Use One Database for All ChannelsYour company probably has a Web site in addition to its print catalog. How you manage the Web site and catalog directly affects your bottom line. Consider managing your print and online catalogs together.
The first step is to organize all of your information into a single database. From that database you can publish your catalog in print or online. By publishing from one database, you can reduce costs and the potential for error. Here are guidelines to help put a successful system into place.
Choose the right database strategy, then organize your information in a way that is most useful. A poorly designed database can be slow, hard to handle and difficult to expand as you add products. A poorly implemented database also may hurt performance. Select a strategy that works with the hardware and software that your company is already using. Make sure your database works with standard systems found on the Internet, particularly those of industry portal Web sites. Such Web sites can act as a gateway for your product information to reach other industry-specific sites.
Next, analyze and standardize your product information. These data are scattered throughout your company in a variety of forms. There are three kinds of data analysis you need to conduct:
• Review existing product information. Inventory what you have in databases, images, technical drawings and pricing spreadsheets. Devise a plan to convert that information into a standard electronic format for your new system.
• Check for missing information. After you have collected all the existing information, check whether anything is missing. Maybe you overlooked detailed product descriptions, graphics or technical specifications.
• Organize product lines. Once you gather the product information, you need to organize it. Interview product managers, marketing staff and all others who will contribute information to the database to define product families and the product features and attributes required for each family.
Authoring and data management tools. Next, it is time to build your database. Because many departments and individuals will enter and update product information into your database, it is important to build a workflow program into your system. This ensures that your organization's approval requirements are met and that there is proper oversight by supervisors of the work that is being done.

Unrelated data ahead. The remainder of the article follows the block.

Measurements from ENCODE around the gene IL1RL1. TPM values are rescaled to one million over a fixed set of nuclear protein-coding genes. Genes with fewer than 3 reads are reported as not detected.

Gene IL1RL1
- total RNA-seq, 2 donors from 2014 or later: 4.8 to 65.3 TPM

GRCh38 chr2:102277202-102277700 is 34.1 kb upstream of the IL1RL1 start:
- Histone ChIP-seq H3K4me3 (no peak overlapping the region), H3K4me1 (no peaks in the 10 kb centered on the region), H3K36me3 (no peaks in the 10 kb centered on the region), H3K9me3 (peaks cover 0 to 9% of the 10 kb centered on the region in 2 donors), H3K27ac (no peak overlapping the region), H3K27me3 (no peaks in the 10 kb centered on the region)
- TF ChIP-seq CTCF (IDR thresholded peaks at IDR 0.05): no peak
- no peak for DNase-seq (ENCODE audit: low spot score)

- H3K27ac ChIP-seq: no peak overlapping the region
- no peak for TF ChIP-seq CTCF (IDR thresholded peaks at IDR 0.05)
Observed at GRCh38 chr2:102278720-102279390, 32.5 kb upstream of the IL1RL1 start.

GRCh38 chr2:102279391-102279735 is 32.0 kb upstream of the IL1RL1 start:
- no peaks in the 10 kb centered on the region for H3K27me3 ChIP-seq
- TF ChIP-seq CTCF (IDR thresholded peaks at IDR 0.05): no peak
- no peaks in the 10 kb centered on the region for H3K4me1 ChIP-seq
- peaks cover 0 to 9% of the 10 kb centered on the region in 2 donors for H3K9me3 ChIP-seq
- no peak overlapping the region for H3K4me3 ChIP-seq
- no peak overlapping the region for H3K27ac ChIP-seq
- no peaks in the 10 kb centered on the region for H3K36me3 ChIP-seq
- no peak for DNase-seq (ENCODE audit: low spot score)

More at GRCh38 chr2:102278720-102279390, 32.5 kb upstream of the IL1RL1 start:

The content authoring and management tools should be intuitive and easy to use and also help reduce costs by streamlining the content management process.
The steps you have taken so far enable your organization to publish on the Web, in print and on CD-ROM. The following takes a look at each publishing option:
• Web publishing. Web authoring software is used to create an online catalog that will need dynamic search and data presentation to meet the needs of all users. Customer service representatives, salespeople, prospective customers and channel partners need various types of information, and they often prefer to access it in different ways. They must be able to find the products they need easily, as well as view the supporting information so they can buy or recommend products.
• Print publishing. Despite all the predictions about the paperless office, print remains a viable communication tool. Printed catalogs are handy and preferred by many customers. You can create full-product-line or specialty catalogs from your central database with the assurance that all product information is as accurate and up-to-date as possible.
• CD-ROM. On CD, the catalog can look and operate like a Web catalog. But the CD-ROM catalog typically will run faster and will not require the customer to be online. Distribution of CDs also is less costly than print distribution. Typically, a third-party vendor produces these CDs.
Getting customer feedback. There are many ways to let customers interact with you. Customers using a print catalog or visiting your Internet catalog can send an e-mail or phone your customer service department. Or they could place orders online. The transaction passes to an existing inventory system, which tells the customer whether the item is in stock. Then, the final order is approved and processed in the existing order-entry system.
A fully integrated system gives you up-to-the-minute sales and inventory information. The customer's shipping, billing and purchase information is collected automatically. All of this valuable information is available to measure the success of sales and marketing programs and help decide the direction of future marketing plans.